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Robert Reich
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Robert Reich is the nation's 22nd Secretary of Labor and a professor at the University of California at Berkeley. His film Inequality for All is now available on DVD, Blu-ray and Netflix. His homepage is robertreich.org.

Entries by Robert Reich

The Increasing Irrelevance of Corporate Nationality

(99) Comments | Posted July 28, 2014 | 2:17 PM

"You shouldn't get to call yourself an American company only when you want a handout from the American taxpayers," President Obama said Thursday.

He was referring to American corporations now busily acquiring foreign companies in order to become non-American, thereby reducing their U.S. tax bill.

But the president...

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The Rise of the Non-Working Rich

(217) Comments | Posted July 15, 2014 | 7:27 PM

In a new Pew poll, more than three quarters of self-described conservatives believe "poor people have it easy because they can get government benefits without doing anything."

In reality, most of America's poor work hard, often in two or more jobs.

The real non-workers are the wealthy who inherit...

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The Limits of Corporate Citizenship: Why Walgreen Shouldn't Be Allowed to Influence U.S. Politics If It Becomes Swiss

(63) Comments | Posted July 6, 2014 | 5:31 PM

Dozens of big U.S. corporations are considering leaving the United States in order to reduce their tax bills.

But they'll be leaving the country only on paper. They'll still do as much business in the U.S. as they were doing before.

The only difference is they'll no longer be "American,"...

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Freedom, Power, and the Conservative Mind

(298) Comments | Posted July 2, 2014 | 3:22 PM

On Monday the Supreme Court struck down a key part of the Affordable Care Act, ruling that privately-owned corporations don't have to offer their employees contraceptive coverage that conflicts with the corporate owners' religious beliefs.

The owners of Hobby Lobby, the plaintiffs in the case, were always free to...

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Hillary's Hardest Choice (and the Democrat's Dilemma)

(19) Comments | Posted June 29, 2014 | 10:32 PM

What's the reason for the tempest in the teapot of Hillary and Bill Clinton's personal finances?

It can't be about how much money they have. Great wealth has never disqualified someone from high office. In fact, some of the nation's greatest presidents, who came to office with vast fortunes --...

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Break the Koch Machine

(191) Comments | Posted June 27, 2014 | 11:07 AM


A number of billionaires are flooding our democracy with their money, drowning out the voices of the rest of us. But Charles and David Koch are in a class by themselves. They're using their fortune -- they're the fifth and sixth richest people in the world -- to create their own political machine designed to protect and advance their financial interests. The Koch machine includes:


1. Political front groups pouring hundreds of millions of dollars into elections at every level of our democracy, while disguising the sources of the money.

2. Giant advertising campaigns to convince Americans climate change is a myth, the Affordable Care Act will harm them, unions are bad, and wealthy people deserve tax cuts.

3. A network of think tanks designed to come up with findings the Kochs want. For example, over $23 million for studies arguing we should abolish the minimum wage or keep it where it is forever.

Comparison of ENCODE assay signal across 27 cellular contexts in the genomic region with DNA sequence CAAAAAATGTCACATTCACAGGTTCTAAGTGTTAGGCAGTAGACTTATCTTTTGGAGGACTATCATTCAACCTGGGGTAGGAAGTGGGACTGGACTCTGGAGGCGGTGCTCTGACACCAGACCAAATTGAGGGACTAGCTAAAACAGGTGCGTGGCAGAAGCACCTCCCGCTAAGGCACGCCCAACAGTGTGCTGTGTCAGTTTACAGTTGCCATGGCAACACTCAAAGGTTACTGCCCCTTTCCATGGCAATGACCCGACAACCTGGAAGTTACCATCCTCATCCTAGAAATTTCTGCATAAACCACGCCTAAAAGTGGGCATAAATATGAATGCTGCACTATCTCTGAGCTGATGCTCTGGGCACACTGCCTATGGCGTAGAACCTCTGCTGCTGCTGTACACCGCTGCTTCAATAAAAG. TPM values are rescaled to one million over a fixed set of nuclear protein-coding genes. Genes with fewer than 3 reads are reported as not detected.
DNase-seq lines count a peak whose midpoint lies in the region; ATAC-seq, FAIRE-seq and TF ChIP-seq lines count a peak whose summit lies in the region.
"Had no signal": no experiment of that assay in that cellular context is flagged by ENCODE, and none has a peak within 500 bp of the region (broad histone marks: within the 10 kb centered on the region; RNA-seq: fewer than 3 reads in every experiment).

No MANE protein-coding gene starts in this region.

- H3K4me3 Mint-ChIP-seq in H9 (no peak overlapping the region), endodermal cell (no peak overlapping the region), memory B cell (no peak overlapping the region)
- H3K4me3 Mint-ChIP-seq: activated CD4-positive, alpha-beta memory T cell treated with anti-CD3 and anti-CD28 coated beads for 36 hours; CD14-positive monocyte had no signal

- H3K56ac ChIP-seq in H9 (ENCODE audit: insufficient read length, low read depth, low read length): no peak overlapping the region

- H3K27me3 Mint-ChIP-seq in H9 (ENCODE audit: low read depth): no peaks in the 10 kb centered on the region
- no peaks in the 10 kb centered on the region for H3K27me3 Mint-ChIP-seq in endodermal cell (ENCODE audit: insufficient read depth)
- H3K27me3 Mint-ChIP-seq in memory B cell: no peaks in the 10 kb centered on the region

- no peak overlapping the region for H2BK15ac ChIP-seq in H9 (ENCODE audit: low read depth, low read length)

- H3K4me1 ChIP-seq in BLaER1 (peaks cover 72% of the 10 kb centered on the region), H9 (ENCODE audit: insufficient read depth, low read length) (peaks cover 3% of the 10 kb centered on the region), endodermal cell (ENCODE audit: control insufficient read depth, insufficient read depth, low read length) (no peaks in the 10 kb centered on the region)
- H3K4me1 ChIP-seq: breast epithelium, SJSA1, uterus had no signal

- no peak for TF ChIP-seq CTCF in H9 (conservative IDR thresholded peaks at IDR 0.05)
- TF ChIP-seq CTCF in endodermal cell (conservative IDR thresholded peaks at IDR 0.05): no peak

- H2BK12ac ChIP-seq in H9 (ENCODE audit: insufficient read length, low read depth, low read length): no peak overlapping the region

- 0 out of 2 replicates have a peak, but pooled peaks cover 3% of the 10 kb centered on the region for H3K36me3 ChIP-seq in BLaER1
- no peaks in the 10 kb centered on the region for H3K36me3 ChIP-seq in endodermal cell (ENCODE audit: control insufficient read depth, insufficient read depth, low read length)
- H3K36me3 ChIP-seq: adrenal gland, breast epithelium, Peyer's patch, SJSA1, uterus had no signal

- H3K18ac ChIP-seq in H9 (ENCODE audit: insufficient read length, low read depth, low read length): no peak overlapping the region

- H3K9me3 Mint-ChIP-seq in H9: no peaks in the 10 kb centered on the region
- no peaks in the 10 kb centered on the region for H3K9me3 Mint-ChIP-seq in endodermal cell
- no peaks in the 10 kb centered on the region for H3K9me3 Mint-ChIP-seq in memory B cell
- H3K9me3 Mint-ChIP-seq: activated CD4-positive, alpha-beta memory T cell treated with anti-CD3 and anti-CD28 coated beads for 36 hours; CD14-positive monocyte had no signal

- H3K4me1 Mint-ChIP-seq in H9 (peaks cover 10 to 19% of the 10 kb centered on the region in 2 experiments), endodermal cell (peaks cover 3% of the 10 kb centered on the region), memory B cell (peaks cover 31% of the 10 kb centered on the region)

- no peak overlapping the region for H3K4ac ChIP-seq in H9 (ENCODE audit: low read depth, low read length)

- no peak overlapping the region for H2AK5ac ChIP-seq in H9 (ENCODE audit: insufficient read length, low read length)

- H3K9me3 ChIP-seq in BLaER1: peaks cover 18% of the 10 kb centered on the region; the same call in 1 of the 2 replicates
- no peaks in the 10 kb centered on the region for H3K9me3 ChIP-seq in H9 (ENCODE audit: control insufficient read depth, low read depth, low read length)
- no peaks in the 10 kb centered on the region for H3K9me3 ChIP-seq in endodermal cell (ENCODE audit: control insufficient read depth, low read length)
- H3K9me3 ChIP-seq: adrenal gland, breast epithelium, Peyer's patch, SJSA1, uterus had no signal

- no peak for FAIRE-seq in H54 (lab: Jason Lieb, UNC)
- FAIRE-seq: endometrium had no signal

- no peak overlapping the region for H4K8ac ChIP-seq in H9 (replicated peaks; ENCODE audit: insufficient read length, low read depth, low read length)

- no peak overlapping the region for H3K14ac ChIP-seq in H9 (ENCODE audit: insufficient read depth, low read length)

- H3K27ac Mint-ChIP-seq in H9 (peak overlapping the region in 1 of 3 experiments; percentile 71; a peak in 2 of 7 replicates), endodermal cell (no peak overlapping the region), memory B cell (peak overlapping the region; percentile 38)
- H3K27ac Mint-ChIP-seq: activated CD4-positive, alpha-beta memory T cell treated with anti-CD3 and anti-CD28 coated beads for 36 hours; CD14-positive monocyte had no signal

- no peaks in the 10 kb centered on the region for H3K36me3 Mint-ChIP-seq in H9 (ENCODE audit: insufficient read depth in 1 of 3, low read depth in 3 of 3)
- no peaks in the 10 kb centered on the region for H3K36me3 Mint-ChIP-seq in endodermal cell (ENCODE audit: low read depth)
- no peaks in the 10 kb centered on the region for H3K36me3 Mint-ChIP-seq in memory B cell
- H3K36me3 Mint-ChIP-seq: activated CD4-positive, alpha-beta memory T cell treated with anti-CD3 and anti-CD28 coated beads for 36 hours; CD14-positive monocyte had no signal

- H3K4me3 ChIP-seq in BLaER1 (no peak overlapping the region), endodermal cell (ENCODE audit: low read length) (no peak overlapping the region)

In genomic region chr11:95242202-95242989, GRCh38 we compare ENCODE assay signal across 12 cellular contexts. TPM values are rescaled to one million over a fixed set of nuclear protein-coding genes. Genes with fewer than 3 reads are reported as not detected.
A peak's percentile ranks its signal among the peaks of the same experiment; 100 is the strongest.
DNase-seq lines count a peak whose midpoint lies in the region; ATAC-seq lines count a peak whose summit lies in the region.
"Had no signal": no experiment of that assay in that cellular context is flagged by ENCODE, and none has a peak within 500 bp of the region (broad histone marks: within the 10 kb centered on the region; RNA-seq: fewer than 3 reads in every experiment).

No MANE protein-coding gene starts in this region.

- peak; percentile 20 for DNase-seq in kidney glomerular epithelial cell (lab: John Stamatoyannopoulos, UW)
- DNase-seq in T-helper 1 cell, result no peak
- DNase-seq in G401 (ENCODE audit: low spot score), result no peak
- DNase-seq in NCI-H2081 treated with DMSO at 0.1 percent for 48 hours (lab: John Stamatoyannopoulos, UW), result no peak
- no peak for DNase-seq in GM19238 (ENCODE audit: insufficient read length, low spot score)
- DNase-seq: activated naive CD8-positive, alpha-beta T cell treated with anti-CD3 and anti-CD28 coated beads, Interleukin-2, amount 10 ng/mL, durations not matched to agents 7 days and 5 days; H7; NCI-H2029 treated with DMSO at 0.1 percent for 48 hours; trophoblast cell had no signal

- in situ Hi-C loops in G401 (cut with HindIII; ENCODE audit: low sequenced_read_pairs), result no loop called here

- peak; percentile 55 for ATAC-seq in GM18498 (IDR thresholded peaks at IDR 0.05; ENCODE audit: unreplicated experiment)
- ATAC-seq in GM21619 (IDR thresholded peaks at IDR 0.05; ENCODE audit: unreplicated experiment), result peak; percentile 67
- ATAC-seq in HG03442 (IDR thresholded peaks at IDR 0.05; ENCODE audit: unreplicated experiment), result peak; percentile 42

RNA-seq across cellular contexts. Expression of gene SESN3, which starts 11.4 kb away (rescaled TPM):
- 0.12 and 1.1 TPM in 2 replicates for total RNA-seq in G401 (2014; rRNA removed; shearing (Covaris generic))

4. A campaign to suppress the votes of minorities. In the last presidential election, funding white "poll-watchers" where minorities vote, leading to complaints of voter intimidation. And peddling a Voter ID bill to state legislators across the country, designed to make it harder for many to vote.

5. A nationwide effort to bust unions. Funding anti-union campaigns in states like Wisconsin, and pushing an anti-union law that's been used in dozens of states to undermine workers' collective bargaining rights.

And 6. A long-term strategy to unravel America's campaign finance laws, even organizing secret meetings with sympathetic Supreme Court justices.


The Koch political machine would be troubling in any circumstance. But it's especially dangerous in present-day America, where wealth is more concentrated than it's been in over a century and the Supreme Court has opened the floodgates to big money.

The problem isn't that the Kochs are so rich, or their political views are so regressive. The problem is they're using their exorbitant wealth to impose those views on the rest of us, undermining our democracy.

More than 200,000 of you have already signed my MoveOn petition denouncing the Koch brothers for undermining our democracy.

The Kochs won't care what we say, but when a half a million of us stand up to them, politicians will have to think twice before taking their money. When a million of us stand up to them, their money will be a political liability.

Standing up to bullies is the hallmark of a civilized society. Please join our petition -- and stand up for our democracy. The link to the petition is at the end of the video.

Or go here.

Our democracy is not for sale.

ROBERT B. REICH's film "Inequality for All" is now available on DVD and blu-ray, and on Netflix. Watch the trailer below:

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Real Business Leaders Want to Save Capitalism

(138) Comments | Posted June 19, 2014 | 8:56 AM

A few weeks ago I was visited in my office by the chairman of one of the country's biggest high-tech firms who wanted to talk about the causes and consequences of widening inequality and the shrinking middle class, and what to do about it.

I asked him why he was...

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The Three Biggest Right-Wing Lies About Poverty